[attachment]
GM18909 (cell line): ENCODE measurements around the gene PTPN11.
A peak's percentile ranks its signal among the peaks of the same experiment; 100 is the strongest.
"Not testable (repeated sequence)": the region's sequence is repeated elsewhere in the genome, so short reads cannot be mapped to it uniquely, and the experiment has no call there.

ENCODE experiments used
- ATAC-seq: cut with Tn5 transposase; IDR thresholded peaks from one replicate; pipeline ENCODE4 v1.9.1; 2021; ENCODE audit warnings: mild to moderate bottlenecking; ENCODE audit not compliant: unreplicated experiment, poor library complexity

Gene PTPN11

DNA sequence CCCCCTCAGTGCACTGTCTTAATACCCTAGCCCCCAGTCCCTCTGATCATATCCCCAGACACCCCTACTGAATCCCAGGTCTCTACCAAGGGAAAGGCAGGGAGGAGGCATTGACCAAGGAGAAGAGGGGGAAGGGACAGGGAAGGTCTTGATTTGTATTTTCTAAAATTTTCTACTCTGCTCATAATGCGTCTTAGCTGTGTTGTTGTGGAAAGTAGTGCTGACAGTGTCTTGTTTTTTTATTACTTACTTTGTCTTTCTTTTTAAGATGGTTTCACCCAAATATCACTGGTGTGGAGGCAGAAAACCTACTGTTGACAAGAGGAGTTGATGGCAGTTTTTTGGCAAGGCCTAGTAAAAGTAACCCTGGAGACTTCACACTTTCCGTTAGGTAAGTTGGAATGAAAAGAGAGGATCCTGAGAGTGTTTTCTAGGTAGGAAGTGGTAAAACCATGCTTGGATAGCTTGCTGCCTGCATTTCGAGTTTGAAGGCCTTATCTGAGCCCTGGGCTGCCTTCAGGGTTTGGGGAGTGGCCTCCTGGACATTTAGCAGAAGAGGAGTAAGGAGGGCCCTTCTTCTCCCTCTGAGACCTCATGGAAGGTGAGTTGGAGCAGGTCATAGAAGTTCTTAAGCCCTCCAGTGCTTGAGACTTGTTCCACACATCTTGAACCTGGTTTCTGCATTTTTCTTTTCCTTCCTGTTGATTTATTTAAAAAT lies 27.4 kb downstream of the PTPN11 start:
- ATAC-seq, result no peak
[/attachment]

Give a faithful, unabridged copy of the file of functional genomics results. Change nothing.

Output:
GM18909 (cell line): ENCODE measurements around the gene PTPN11.
A peak's percentile ranks its signal among the peaks of the same experiment; 100 is the strongest.
"Not testable (repeated sequence)": the region's sequence is repeated elsewhere in the genome, so short reads cannot be mapped to it uniquely, and the experiment has no call there.

ENCODE experiments used
- ATAC-seq: cut with Tn5 transposase; IDR thresholded peaks from one replicate; pipeline ENCODE4 v1.9.1; 2021; ENCODE audit warnings: mild to moderate bottlenecking; ENCODE audit not compliant: unreplicated experiment, poor library complexity

Gene PTPN11

DNA sequence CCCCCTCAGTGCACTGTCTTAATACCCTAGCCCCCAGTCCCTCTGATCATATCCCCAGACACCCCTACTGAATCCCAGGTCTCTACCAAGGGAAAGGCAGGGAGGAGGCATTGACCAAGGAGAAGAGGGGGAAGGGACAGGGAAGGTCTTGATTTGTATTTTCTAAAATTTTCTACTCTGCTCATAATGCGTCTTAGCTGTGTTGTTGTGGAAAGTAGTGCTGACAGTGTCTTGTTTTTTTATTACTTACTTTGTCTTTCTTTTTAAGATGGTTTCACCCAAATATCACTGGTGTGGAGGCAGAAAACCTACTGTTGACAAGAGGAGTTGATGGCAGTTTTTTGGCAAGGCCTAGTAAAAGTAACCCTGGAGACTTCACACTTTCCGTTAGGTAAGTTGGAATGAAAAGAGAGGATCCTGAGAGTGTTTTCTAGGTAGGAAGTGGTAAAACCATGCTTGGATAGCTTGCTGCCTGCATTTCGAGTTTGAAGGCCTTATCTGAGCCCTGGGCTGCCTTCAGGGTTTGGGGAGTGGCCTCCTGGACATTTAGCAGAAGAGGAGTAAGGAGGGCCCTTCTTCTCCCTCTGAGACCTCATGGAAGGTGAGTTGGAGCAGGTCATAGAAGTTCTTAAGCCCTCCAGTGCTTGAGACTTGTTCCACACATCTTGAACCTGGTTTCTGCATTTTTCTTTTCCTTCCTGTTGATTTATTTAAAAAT lies 27.4 kb downstream of the PTPN11 start:
- ATAC-seq, result no peak